Recently the Duluth Monitor, which publishes the work of intrepid independent journalist John Ramos, ran a wonderful story titled “Abundant remnants of Duluth’s first railroad overlooked in Jay Cooke Park.” It includes photographs of trestle foundations and views taken from the former Lake Superior & Mississippi Railroad (LS&M) line built along and over the St. Louis River from Thomson to Fond du Lac in 1870, and we encourage you to give it a read (and peruse the other important stories Mr. Ramos brings to the Duluth and Superior community, often treading through topics traditional news sources shy away from).
John’s story often employs the term “Skally Line” to refer to the old LS&M line, a nickname that at one point was applied to the entire line of the St. Paul & Duluth Railroad—successor to the LS&M—after its Duluth Short Line first bypassed the route along the St. Louis River in 1888. It seems that few people agree about exactly what was the Skally Line, and we address the issue in our forthcoming book Twin Ports Trains: The Railroad History of Duluth and Superior 1870–1970. Here’s what coauthors Tony Dierckins and Jeff Lemke discovered about the “Skally Line” name during their research, an excerpt from the forthcoming book:
“Skally Go Hoot!”
During the 1890s the St. Paul & Duluth Railroad, also known as the Duluth Short Line, developed a new nickname: The “Skally Line.” The use of “Skally” in reference to the St.P&D first appears in the Duluth News Tribune in April 1893 when an item about a train delayed by a mudslide began with “The limited, or Skally, over the St. Paul & Duluth…was two hours late in reaching here last night.” The nickname first referred to the stretch of rail line completed between Thomson and Duluth in 1888, which was officially built as the Duluth Short Line Railroad, but its name soon became a substitute for the entire line between Duluth and St. Paul. The new track joined the original LS&M track in West Duluth at Pulaski Street. The 1870 route from Thomson along the St. Louis River through Fond du Lac and on to Pulaski Street in West Duluth thereafter became the railroad’s Fond du Lac Branch. The “Skally” nickname did not refer to that portion of the railroad.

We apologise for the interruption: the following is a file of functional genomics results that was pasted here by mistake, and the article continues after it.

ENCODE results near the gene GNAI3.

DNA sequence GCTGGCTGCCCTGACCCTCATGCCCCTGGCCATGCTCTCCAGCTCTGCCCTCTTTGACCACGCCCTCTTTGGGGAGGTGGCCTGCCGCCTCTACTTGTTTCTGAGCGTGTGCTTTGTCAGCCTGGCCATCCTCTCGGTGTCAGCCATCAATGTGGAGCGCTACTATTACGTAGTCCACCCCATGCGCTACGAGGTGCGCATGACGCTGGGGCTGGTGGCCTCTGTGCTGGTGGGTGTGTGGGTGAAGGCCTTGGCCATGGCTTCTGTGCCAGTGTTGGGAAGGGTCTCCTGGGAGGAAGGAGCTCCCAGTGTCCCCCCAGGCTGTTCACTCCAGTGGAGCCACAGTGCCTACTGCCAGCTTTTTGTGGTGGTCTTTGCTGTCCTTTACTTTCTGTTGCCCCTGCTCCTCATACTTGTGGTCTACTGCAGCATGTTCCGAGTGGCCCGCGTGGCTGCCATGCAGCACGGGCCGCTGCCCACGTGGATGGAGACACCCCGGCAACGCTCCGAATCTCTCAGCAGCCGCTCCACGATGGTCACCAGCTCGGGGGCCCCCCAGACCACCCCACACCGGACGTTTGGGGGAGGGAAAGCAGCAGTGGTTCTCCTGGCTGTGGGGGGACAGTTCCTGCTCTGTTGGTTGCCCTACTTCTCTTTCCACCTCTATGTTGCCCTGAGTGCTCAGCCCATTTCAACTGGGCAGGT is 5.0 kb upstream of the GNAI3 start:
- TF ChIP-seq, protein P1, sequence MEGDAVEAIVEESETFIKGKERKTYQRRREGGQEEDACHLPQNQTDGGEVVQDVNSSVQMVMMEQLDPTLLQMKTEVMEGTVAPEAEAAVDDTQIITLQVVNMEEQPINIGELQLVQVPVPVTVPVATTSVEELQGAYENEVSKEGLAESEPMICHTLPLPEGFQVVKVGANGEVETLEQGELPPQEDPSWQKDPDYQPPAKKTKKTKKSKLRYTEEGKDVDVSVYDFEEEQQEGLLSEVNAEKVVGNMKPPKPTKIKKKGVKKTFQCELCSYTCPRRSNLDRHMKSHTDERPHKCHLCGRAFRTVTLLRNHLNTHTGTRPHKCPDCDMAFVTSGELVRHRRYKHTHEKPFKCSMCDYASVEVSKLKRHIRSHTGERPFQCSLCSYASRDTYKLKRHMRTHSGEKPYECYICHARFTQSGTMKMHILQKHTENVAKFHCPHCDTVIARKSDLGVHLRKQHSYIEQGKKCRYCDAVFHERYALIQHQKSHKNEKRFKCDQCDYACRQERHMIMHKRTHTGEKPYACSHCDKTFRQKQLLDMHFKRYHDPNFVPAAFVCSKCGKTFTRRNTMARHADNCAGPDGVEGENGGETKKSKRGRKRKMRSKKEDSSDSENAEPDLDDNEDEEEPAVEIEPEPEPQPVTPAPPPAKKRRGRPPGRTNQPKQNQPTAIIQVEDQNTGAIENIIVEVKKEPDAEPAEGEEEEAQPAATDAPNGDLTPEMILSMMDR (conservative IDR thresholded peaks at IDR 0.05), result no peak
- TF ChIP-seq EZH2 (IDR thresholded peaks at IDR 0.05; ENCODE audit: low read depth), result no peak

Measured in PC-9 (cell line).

The “Skally” nickname remained popular decades after the line became part of the Northern Pacific in 1900. The Short Line later crossed the St. Louis River by way of the Grassy Point Draw and terminated at a small three-track facility in Superior south of the Great Northern grain terminals called the Skally Yard. While nobody seems to know for certain where the name came from—hypotheses abound, and many have claimed credit for its coinage—the most popular theory was put forth by railroad historian Frank Donovan in 1950.
Donovan explains that “the [railroad] construction and maintenance crews were predominantly Swedish. In those days too the section men’s pay was low.” Because of the low pay, laborers often abruptly quit their railroad construction jobs when better-paying jobs became available, particularly after the spring thaw reopened the harbor. Once they heard the ice had melted, Donovan reports, the Swedish railroad crews “quit work en masse.” When a foreman asked a departing Swedish section man where he was going, “‘Skally go hoot!’ would be the clipped reply, at least that’s how it sounded to American ears. Actually it was, ‘Skall gå till Duluth,’ meaning ‘I’m going to Duluth!’” (The actual translation is “I shall go to Duluth.”) Donovan continued, “Constant repetition of this phrase made an impression on the railroaders until they began calling…the St. Paul & Duluth the Skally. To this day older trainmen still refer to it as the Skally.” Nearly seventy-five years after Donovan’s explanation, many railroad enthusiasts still refer to the entire St.P&D as the Skally Line.
The book, of course, will include the entire history of the LS&M, St.P&D, the Northern Pacific, and at least a down other railroads that served Duluth and Superior. Stayed tuned to our Monday Updates for further peeks at the forthcoming book.